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Tech firms face massive tax bill if Dutch vote to end loopholes

'Dutch sandwich' may be past its sell-by date

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US corporations including Dell, Yahoo!, and Google could be facing an extra $90bn in taxes if the Dutch government presses ahead with plans to stop the country being used as a conduit for companies looking to avoid paying local revenue officials.

"We should not be a tax haven," said Ed Groot, a parliament member from the Labour Party, part of the coalition that gained power in November, told Bloomberg.

He explained that the government is "fed up with these so called PO Box companies. If they go somewhere else we are not sorry at all because they spoil the name of Holland. Otherwise you can wait for retaliation measures and this we don't want."

The so-called "Dutch sandwich" used by canny tax accountants involves shifting revenues through shell companies based in the Netherlands to Bermuda, the Cayman Islands, and other sunny tax havens. It is particularly effective if used with a loophole in Irish tax laws known as the "Double Irish."

Silly names aside, these tax schemes allowed companies to legitimately avoid paying tax at US and UK rates, with €10.2tn ($13.7tn) in 2010 flowing through 14,300 Dutch "special financial units." In return, the units pay out €1bn ($1.3bn) to the Dutch tax authorities before the money is moved elsewhere.

For example, Google avoided paying about $2bn in worldwide income taxes last year, with Eric Schmidt saying he was "very proud" of the fact. Microsoft, Apple, and others are also known to use these legitimate tax avoidance schemes in the Netherlands to reduce taxes on overseas profits. "It's called capitalism. We are proudly capitalistic. I'm not confused about this," Schmidt said.

Dell's Dutch subsidiary Dell Global BV paid 0.1 per cent tax on over $2bn in revenues in 2011, thanks to a deal with a Singaporean subsidiary, Bloomberg reports, which accounted for almost three quarters of the firm's worldwide income. This is despite the fact the firm has had no actual employees in the Netherlands since 2009.

"We've always been clear that Dell has a responsibility to pay its fair share of taxes," said Jess Blackburn, a Dell spokesman. "We operate according to all applicable laws and regulations and in accordance with the letter and spirit of those laws."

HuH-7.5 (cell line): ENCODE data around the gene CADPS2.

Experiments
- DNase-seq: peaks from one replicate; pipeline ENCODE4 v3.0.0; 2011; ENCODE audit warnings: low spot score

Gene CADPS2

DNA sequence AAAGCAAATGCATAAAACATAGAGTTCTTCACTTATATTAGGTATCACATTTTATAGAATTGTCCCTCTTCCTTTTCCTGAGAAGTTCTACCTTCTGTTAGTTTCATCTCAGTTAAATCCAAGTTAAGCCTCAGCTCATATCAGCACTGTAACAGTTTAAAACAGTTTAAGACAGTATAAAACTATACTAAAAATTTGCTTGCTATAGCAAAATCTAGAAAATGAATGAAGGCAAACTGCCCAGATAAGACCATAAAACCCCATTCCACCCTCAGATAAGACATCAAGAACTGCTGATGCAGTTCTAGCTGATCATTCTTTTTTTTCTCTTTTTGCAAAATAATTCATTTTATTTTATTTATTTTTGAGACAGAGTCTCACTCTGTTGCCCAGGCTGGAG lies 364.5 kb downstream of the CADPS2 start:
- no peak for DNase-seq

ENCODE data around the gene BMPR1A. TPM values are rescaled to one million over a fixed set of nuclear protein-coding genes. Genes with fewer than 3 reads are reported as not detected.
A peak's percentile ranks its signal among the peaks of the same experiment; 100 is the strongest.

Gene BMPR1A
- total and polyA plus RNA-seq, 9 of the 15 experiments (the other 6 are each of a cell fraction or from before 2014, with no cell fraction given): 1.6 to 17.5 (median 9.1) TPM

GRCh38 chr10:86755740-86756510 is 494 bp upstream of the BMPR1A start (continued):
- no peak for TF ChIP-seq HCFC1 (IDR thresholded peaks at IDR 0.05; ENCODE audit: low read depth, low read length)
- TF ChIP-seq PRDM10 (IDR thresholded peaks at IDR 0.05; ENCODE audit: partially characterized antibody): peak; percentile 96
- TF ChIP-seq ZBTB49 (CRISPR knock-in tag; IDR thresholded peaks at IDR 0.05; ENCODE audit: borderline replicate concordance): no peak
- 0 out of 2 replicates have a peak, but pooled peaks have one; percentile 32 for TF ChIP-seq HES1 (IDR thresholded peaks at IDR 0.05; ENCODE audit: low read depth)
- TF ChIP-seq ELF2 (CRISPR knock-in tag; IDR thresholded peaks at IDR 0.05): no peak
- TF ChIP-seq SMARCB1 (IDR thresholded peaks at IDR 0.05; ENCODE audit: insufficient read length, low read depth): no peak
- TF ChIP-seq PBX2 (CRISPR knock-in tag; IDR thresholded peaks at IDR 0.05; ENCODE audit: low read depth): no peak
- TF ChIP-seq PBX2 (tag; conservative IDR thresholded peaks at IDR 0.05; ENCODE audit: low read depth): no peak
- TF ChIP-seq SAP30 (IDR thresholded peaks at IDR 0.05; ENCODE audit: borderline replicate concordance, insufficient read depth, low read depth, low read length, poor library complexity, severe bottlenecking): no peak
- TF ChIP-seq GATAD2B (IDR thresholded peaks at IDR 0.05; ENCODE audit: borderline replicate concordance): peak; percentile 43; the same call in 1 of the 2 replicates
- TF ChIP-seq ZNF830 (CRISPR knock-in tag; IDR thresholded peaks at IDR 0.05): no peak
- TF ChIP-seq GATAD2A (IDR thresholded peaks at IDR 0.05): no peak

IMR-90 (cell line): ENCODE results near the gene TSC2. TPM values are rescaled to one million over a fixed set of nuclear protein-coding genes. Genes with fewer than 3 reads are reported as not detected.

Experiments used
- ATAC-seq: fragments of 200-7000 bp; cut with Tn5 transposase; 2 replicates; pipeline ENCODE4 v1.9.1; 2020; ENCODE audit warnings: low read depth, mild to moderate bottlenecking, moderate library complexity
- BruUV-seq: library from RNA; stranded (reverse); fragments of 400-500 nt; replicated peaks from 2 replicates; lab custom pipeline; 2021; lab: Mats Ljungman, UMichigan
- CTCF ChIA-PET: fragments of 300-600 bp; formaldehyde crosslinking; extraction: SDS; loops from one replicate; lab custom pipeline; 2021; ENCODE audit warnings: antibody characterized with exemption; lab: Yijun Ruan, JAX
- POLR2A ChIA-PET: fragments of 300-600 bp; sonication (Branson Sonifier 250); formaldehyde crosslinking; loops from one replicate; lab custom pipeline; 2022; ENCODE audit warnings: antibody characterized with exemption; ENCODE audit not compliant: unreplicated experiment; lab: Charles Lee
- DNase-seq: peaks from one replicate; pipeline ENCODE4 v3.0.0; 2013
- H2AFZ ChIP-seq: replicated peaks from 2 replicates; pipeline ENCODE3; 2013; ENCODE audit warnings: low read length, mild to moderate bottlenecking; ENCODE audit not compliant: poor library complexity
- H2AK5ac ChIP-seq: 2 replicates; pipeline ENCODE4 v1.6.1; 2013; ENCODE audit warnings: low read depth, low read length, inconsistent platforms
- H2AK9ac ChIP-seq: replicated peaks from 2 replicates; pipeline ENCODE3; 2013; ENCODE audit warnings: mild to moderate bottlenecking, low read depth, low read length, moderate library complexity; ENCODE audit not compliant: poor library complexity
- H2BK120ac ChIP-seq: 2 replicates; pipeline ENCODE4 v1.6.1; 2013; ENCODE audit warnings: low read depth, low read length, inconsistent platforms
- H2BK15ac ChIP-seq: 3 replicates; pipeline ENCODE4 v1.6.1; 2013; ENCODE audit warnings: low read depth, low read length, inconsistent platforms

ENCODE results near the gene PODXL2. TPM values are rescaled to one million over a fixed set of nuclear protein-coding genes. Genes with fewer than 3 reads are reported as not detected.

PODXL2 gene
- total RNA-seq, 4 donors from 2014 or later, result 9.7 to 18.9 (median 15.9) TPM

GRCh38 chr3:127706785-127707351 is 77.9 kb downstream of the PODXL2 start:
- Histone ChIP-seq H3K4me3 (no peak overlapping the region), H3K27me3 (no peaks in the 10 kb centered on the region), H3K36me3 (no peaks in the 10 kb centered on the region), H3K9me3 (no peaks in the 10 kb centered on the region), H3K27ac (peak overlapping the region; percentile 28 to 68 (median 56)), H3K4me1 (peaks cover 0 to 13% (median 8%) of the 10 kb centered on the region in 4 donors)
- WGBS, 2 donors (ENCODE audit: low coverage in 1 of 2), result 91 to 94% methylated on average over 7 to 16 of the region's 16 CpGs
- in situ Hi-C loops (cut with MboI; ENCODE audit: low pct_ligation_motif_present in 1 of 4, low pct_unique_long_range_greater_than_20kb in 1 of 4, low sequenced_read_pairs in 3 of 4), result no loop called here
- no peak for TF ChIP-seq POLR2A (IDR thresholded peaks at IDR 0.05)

Reindert Dooves, head of Yahoo!'s subsidiary in the Netherlands, said that the company pays tax rates of around 1.35 per cent on overseas revenues and in 2009 paid 98.7 per cent of those into accounts in the Cayman Islands. Yahoo! has reported it is having discussions with US tax authorities over an unspecified issue.

"The benefits to Holland are employment, high-level tax advisers," said Jos Peters, tax director for Merlyn Tax Solutions & Royalty Conduit Services in Rotterdam. "They come to us and why should we refuse this? We are not doing anything illegal or immoral."

Meanwhile, the US government is being lobbied hard by Silicon Valley to allow a special tax holiday for the repatriation of overseas earnings at a token tax rate, on the grounds that it would encourage US job growth and help strengthen the economy.

The industry successfully persuaded the Bush administration to pass a similar "special" tax break in 2004, the Homeland Investment Act, which saw billions returned to the US and promptly doled out to shareholders or used to buy stock and support the share price of firms while they continued to cut and outsource US jobs.

The Dutch debate comes at a time of increasing scrutiny of corporate accounting across the cash-strapped EU. Both the Netherlands and Ireland are coming under steady pressure to close the loopholes that are denying revenues to other member states, but movement has been slow to date.

"I regard the Netherlands as the central European hub in corporate tax avoidance," said Sven Giegold, a member of the EU parliament from Germany's Green Party. "The main challenge is you need consensus within the EU, and waiting for consensus on tax matters is like waiting for Godot." ®

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